76 Lithoidal Dacite

The Geology and Petrography of Crater Lake National Park, 1902

 PART II.

HYPERSTHENE-DACITES.

DISTRIBUTION AND DESCRIPTION OF DACITE MASSES.

LLAO ROCK FLOW.

LITHOIDAL DACITE.

This rock (103) comes from the summit of Llao Rock. It consists of a light gray, dense, and somewhat porous groundmass with thickly scattered, small, white feldspar phenocrysts, similar to those in the vitrophyric variety: it consists also of a few almost unnoticeable darker phenocrysts. It breaks with a decidedly rough fracture and does not show any fluidal structure.

In thin section the groundmass is seen to contain small plagioclase laths, similar to, but much more abundant than those mentioned as occurring in No. 101; also a few feldspar crystallites with rectangular outlines and much more feldspathic matter that shows no distinct forms and that is not capable of absolute identification. There is undoubtedly much glass present but, being colorless, it is almost concealed by the abundant crystalline matter inclosed. In white light with weak magnifying powers the thin section has a somewhat dusty appearance. When strongly magnified this dusty matter resolves itself into minute, colorless, straight angite microlites, like those described as characteristic of the vitrophyric rhyolite, together with somewhat larger microlites of the same mineral that inclose a few very minute, black, and opaque grains—presumably of magnetite. Probably the dusty appearance is intensified by the presence of small air bubbles in the glass base. Phenocrysts occur about as in Nos. 102 and 101, with the addition of a very little augite in sharply defined and almost colorless crystals.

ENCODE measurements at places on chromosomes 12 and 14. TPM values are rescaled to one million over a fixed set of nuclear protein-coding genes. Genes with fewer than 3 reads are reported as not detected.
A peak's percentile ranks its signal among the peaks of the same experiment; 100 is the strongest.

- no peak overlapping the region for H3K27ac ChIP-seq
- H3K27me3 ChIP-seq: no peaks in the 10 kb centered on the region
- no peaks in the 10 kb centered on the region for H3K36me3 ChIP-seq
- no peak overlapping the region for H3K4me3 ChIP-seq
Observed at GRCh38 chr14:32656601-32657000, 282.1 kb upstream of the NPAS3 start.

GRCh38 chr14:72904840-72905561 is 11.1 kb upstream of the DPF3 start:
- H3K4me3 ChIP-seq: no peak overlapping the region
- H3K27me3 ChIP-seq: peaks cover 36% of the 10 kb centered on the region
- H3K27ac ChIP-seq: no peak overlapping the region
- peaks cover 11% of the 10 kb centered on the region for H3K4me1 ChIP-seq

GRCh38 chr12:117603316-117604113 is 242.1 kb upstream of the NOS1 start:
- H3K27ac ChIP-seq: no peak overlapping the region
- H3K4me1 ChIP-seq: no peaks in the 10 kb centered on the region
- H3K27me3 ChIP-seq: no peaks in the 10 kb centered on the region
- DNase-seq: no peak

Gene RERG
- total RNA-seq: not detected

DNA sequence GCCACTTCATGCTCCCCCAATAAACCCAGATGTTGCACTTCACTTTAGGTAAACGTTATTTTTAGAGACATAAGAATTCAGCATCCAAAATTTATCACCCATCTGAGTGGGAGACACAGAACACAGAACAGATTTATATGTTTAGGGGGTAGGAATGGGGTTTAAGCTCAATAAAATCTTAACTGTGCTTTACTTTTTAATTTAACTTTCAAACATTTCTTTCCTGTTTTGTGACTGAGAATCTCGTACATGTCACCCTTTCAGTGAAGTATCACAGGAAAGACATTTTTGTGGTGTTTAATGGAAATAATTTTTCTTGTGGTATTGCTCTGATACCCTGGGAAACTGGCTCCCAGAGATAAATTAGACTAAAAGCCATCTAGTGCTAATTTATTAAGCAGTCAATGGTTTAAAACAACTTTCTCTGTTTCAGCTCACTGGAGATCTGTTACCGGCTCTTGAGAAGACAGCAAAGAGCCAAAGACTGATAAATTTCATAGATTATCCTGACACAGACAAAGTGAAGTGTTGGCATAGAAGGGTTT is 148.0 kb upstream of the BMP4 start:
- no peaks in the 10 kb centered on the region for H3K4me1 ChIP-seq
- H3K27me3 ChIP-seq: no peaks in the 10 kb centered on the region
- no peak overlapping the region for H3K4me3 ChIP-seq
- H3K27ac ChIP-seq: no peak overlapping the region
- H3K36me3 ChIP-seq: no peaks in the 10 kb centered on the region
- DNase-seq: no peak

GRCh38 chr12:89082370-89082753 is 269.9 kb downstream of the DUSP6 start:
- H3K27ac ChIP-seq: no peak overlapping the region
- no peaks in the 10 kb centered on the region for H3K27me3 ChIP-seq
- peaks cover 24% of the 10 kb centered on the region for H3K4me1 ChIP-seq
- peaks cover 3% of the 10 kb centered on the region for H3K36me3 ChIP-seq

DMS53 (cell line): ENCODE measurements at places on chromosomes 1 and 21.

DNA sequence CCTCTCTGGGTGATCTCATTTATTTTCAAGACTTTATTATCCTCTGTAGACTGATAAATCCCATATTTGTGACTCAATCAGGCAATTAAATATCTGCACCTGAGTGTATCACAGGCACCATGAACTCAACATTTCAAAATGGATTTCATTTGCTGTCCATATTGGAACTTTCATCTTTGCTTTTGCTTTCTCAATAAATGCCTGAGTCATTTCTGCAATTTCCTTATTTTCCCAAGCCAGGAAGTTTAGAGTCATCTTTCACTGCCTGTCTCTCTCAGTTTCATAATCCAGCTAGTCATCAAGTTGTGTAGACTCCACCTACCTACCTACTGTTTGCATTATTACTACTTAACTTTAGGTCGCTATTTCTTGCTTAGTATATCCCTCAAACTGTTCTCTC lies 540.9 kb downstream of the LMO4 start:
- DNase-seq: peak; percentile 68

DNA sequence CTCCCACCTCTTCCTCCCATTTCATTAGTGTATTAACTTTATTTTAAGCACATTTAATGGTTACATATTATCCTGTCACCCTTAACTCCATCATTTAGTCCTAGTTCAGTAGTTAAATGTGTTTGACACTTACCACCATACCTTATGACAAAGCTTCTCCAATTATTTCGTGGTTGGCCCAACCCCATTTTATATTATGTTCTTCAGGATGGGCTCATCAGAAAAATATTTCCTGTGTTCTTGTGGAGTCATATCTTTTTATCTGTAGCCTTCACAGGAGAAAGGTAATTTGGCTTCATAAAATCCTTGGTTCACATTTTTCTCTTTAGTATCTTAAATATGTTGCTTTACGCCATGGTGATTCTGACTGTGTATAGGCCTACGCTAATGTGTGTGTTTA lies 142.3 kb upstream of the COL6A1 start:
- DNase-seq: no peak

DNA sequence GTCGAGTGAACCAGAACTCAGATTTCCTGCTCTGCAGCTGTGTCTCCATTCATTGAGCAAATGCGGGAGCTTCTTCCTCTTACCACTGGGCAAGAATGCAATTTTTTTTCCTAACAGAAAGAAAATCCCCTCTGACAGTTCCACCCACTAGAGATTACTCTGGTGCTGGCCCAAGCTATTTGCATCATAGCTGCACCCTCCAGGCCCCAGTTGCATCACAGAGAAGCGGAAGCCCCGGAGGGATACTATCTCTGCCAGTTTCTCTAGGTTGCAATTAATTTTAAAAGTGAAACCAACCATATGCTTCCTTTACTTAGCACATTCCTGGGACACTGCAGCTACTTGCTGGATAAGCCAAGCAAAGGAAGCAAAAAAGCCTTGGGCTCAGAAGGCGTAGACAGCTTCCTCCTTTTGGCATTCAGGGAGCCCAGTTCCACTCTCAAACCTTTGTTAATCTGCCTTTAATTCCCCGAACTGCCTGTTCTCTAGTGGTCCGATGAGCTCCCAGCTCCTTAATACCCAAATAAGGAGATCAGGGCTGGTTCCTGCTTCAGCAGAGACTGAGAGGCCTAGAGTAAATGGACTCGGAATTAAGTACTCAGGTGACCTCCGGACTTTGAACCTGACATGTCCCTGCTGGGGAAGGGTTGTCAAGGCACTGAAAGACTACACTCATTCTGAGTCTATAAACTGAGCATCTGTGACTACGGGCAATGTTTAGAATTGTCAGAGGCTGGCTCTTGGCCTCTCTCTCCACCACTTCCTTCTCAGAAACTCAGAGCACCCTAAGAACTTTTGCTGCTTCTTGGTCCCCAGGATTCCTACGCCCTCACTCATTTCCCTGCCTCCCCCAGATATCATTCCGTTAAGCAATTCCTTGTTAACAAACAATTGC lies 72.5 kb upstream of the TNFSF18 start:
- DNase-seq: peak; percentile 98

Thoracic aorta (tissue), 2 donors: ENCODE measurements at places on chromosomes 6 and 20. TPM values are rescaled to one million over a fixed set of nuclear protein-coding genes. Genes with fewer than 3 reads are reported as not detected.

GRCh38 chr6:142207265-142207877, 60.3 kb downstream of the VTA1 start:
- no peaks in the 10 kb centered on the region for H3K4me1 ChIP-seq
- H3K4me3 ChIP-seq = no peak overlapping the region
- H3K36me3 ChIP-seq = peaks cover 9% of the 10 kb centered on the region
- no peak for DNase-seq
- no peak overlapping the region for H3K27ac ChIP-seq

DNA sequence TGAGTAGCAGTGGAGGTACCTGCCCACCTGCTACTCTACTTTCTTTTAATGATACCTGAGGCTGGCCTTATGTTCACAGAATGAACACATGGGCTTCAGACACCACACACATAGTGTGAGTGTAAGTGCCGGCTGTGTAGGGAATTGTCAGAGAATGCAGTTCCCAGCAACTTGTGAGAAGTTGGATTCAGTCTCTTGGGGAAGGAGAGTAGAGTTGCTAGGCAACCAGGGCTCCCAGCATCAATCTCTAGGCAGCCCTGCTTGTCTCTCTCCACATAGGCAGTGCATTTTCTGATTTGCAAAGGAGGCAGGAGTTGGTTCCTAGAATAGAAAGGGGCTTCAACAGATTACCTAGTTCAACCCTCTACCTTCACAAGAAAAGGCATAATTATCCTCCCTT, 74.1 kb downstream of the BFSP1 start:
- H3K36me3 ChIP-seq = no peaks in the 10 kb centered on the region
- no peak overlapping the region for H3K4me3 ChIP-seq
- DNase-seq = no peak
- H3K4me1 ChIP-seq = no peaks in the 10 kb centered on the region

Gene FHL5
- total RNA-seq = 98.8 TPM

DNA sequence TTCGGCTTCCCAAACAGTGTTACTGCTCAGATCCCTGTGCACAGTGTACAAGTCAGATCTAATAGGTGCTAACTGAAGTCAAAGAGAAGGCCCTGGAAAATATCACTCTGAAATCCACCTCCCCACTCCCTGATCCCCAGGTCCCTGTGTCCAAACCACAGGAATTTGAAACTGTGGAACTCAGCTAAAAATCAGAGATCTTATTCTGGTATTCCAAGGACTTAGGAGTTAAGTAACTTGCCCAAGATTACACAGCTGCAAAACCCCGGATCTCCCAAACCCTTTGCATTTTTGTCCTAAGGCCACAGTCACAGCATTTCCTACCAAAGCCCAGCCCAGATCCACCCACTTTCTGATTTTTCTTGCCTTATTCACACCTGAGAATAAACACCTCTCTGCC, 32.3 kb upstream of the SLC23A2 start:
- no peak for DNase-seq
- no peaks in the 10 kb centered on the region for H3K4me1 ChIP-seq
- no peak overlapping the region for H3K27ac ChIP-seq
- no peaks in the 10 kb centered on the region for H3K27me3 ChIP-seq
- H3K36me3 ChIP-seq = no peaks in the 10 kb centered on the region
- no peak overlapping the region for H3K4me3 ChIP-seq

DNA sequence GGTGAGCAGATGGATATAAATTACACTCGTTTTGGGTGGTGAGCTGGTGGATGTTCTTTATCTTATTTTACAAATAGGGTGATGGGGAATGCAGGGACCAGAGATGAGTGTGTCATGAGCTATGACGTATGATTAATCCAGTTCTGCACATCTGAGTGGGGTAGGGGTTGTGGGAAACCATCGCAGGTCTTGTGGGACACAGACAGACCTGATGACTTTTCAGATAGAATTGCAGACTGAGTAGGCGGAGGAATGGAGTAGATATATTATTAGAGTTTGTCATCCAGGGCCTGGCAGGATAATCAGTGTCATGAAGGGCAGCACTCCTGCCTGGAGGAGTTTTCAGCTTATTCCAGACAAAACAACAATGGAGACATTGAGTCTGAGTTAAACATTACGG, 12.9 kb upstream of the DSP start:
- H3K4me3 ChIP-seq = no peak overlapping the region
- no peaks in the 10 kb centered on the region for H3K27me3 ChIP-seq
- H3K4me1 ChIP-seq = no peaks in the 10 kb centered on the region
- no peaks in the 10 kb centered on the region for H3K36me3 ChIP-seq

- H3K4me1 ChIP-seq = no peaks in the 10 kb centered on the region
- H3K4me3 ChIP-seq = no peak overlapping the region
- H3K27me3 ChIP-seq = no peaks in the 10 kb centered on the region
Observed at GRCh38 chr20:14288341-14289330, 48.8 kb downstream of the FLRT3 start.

This can not be said to be a typical lithoidal dacite. The abundance of plagioclase microlites and the scarcity of the untwinned groundmass feldspar with square or rectangular forms cause this rock to resemble some of the more dacitic andesites of this region.

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